Bug 522769 - ondemand cpufreq governor no longer working properly
Summary: ondemand cpufreq governor no longer working properly
Keywords:
Status: CLOSED WONTFIX
Alias: None
Product: Fedora
Classification: Fedora
Component: kernel
Version: 11
Hardware: All
OS: Linux
low
medium
Target Milestone: ---
Assignee: Kernel Maintainer List
QA Contact: Fedora Extras Quality Assurance
URL:
Whiteboard:
Depends On:
Blocks:
TreeView+ depends on / blocked
 
Reported: 2009-09-11 11:10 UTC by Pierre Ossman
Modified: 2010-06-28 14:35 UTC (History)
2 users (show)

Fixed In Version:
Doc Type: Bug Fix
Doc Text:
Clone Of:
Environment:
Last Closed: 2010-06-28 14:35:53 UTC


Attachments (Terms of Use)

Description Pierre Ossman 2009-09-11 11:10:24 UTC
Something has happened to the ondemand cpufreq governor making it close to useless. It almost never increases the frequency, even when running a core at 98% usage (and it was not a nice:d process).

I've seen this on two F11 machines now, and this used to work just fine with earlier releases.

The scaling itself works nicely as it will occasionally jump up to full speed. Performance also works fine, but the difference between ondemand and powersave is more or less non-existent.

Comment 1 Chuck Ebbert 2009-09-11 17:31:28 UTC
Which kernel version? It works just fine for me with 2.6.30.5-43 on an AMD notebook...

Comment 2 Pierre Ossman 2009-09-11 18:15:01 UTC
Might be a Intel problem. This machine is a Core 2 laptop with the 2.6.30.5-43.fc11.x86_64 kernel. The other machine is a Core 2 workstation with 2.6.29.6-217.2.16.fc11.x86_64.

Comment 3 Chuck Ebbert 2009-09-11 21:03:37 UTC
You can try changing UP_THRESHOLD in /etc/sysconfig/cpuspeed and see if that helps.

Comment 4 Pierre Ossman 2009-09-11 21:38:24 UTC
I did fiddle with /sys/devices/system/cpu/cpu0/cpufreq/ondemand/up_threshold without any real improvement. And I guess UP_THRESHOLD does nothing more than that.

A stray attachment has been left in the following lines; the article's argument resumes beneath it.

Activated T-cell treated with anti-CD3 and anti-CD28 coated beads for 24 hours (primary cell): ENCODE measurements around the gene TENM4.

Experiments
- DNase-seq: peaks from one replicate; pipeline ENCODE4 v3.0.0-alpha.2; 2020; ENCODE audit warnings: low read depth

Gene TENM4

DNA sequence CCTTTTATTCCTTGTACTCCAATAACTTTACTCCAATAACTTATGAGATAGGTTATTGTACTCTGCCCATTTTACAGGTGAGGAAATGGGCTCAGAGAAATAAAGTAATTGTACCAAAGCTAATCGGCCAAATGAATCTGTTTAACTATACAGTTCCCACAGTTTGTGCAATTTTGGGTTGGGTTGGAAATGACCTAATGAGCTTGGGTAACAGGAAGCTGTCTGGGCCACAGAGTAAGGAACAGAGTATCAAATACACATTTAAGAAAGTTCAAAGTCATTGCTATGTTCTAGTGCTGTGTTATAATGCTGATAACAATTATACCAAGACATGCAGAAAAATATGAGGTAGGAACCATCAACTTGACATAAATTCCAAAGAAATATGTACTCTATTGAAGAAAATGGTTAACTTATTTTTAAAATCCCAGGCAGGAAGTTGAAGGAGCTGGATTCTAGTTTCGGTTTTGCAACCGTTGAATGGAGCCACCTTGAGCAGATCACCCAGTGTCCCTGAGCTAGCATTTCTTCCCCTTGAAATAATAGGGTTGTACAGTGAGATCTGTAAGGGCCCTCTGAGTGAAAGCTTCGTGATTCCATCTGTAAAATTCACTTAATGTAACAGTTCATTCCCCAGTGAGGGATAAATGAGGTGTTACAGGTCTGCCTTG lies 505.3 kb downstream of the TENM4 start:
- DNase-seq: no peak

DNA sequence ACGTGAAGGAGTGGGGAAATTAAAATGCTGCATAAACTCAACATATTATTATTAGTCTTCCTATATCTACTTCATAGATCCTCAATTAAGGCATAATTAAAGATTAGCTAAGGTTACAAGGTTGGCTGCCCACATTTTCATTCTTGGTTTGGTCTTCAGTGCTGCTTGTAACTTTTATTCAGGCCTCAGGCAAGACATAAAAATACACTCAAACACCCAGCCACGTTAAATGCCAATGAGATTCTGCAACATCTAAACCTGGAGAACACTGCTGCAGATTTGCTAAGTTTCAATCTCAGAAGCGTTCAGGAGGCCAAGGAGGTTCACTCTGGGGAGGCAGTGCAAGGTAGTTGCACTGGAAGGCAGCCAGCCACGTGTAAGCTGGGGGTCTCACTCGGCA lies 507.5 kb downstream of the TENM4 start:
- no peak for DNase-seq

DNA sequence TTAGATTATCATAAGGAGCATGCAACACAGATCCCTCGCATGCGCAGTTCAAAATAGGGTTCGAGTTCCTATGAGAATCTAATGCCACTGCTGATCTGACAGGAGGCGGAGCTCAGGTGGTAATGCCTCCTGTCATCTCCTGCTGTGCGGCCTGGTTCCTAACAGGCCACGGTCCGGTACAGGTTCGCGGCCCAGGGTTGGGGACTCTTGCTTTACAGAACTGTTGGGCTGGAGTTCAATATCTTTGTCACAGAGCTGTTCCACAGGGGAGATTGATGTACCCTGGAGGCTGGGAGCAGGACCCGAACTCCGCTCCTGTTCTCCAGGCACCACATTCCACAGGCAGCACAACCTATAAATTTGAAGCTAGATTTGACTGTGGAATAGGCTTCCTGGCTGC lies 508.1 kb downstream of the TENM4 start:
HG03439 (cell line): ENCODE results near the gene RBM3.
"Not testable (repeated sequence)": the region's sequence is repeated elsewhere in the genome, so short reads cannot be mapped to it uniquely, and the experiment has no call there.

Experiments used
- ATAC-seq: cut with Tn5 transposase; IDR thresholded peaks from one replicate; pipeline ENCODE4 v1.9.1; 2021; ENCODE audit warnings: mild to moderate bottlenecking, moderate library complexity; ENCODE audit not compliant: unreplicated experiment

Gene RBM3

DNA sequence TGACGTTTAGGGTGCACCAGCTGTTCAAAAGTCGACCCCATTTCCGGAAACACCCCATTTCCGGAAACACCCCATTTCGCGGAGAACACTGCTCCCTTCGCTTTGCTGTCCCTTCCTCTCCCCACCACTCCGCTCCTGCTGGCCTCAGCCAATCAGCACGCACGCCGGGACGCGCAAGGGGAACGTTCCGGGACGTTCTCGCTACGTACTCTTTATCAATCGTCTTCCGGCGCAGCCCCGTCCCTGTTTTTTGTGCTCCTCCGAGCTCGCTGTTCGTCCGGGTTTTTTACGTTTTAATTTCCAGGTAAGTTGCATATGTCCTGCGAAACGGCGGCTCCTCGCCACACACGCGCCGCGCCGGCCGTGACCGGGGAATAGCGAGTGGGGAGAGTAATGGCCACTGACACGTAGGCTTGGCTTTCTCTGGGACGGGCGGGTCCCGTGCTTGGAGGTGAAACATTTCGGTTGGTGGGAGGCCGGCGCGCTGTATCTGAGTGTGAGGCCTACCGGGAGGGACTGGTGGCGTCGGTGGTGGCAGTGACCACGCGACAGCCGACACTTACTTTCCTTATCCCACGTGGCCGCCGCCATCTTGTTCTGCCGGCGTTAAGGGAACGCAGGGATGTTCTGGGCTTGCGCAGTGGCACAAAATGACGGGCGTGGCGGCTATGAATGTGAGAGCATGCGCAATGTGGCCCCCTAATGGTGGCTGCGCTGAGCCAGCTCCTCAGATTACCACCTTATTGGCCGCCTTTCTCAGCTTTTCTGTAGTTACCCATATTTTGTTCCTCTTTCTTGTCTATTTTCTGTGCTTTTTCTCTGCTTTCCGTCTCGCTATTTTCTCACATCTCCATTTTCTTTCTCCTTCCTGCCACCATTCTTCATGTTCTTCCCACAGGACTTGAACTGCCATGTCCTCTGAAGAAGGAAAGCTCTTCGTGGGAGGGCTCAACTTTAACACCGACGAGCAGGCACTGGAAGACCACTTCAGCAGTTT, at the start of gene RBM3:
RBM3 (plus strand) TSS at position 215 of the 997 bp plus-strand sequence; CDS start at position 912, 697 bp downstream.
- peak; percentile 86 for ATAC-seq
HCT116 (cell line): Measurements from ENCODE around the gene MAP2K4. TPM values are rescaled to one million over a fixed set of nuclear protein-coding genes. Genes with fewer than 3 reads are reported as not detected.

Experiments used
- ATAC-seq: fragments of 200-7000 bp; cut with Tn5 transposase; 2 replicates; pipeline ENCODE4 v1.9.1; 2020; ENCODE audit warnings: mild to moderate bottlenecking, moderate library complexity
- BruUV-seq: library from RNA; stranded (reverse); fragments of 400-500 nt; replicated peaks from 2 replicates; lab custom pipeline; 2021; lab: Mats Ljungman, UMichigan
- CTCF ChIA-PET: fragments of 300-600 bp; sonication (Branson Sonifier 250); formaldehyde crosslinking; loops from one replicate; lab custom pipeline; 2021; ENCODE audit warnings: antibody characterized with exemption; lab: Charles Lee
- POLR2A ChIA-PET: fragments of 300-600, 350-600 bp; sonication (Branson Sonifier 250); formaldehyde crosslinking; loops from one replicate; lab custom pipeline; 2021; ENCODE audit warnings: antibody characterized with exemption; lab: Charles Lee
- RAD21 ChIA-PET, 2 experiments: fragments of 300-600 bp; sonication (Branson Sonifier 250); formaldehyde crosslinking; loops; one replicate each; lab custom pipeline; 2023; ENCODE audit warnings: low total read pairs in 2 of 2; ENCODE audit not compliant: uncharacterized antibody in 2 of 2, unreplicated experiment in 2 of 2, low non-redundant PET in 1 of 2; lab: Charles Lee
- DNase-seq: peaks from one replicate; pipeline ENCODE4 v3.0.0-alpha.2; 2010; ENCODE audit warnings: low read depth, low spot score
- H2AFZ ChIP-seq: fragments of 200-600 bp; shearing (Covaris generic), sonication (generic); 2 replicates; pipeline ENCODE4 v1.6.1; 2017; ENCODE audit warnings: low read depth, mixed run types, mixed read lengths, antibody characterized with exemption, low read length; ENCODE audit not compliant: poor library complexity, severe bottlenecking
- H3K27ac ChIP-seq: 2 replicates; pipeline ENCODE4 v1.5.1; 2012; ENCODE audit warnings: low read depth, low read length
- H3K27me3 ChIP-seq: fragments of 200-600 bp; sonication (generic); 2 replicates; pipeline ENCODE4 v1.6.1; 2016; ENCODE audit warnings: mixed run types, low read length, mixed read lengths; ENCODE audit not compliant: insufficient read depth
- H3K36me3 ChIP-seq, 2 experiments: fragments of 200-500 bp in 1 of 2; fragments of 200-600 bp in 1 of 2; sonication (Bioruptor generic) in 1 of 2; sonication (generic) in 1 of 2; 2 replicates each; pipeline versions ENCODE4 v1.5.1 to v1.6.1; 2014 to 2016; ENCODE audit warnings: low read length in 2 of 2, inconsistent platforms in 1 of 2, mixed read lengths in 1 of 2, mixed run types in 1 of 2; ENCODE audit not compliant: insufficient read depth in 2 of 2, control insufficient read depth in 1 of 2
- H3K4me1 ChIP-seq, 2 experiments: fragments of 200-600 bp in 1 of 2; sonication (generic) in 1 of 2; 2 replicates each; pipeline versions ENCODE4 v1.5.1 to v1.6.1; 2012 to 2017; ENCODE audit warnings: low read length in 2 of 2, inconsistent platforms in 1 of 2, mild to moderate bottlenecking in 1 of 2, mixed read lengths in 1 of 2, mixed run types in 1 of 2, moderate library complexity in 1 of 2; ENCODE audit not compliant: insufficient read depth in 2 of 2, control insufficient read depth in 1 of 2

If I'm not mistaken, the threshold used to be 80, not 95 as it is now. I don't remember what the other settings used to be though.

Comment 5 Chuck Ebbert 2009-09-14 00:25:20 UTC
Does it go to full speed if you start more than one cpu-intensive process?

Comment 6 Chuck Ebbert 2009-09-15 05:54:58 UTC
I am hitting this on a four-processor AMD machine, where starting just one process that uses 100% of one CPU does not cause a speed increase.

Comment 7 Pierre Ossman 2009-09-22 14:25:07 UTC
Hmm... this might be a case of the kernel now lying to userspace. I see a frequency change on the second core on these systems, but these processors are to my knowledge not capable of changing the freq of just one core.

Comment 8 Bug Zapper 2010-04-28 10:17:50 UTC
This message is a reminder that Fedora 11 is nearing its end of life.
Approximately 30 (thirty) days from now Fedora will stop maintaining
and issuing updates for Fedora 11.  It is Fedora's policy to close all
bug reports from releases that are no longer maintained.  At that time
this bug will be closed as WONTFIX if it remains open with a Fedora 
'version' of '11'.

Package Maintainer: If you wish for this bug to remain open because you
plan to fix it in a currently maintained version, simply change the 'version' 
to a later Fedora version prior to Fedora 11's end of life.

Bug Reporter: Thank you for reporting this issue and we are sorry that 
we may not be able to fix it before Fedora 11 is end of life.  If you 
would still like to see this bug fixed and are able to reproduce it 
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The process we are following is described here: 
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Comment 9 Bug Zapper 2010-06-28 14:35:53 UTC
Fedora 11 changed to end-of-life (EOL) status on 2010-06-25. Fedora 11 is 
no longer maintained, which means that it will not receive any further 
security or bug fix updates. As a result we are closing this bug.

If you can reproduce this bug against a currently maintained version of 
Fedora please feel free to reopen this bug against that version.

Thank you for reporting this bug and we are sorry it could not be fixed.


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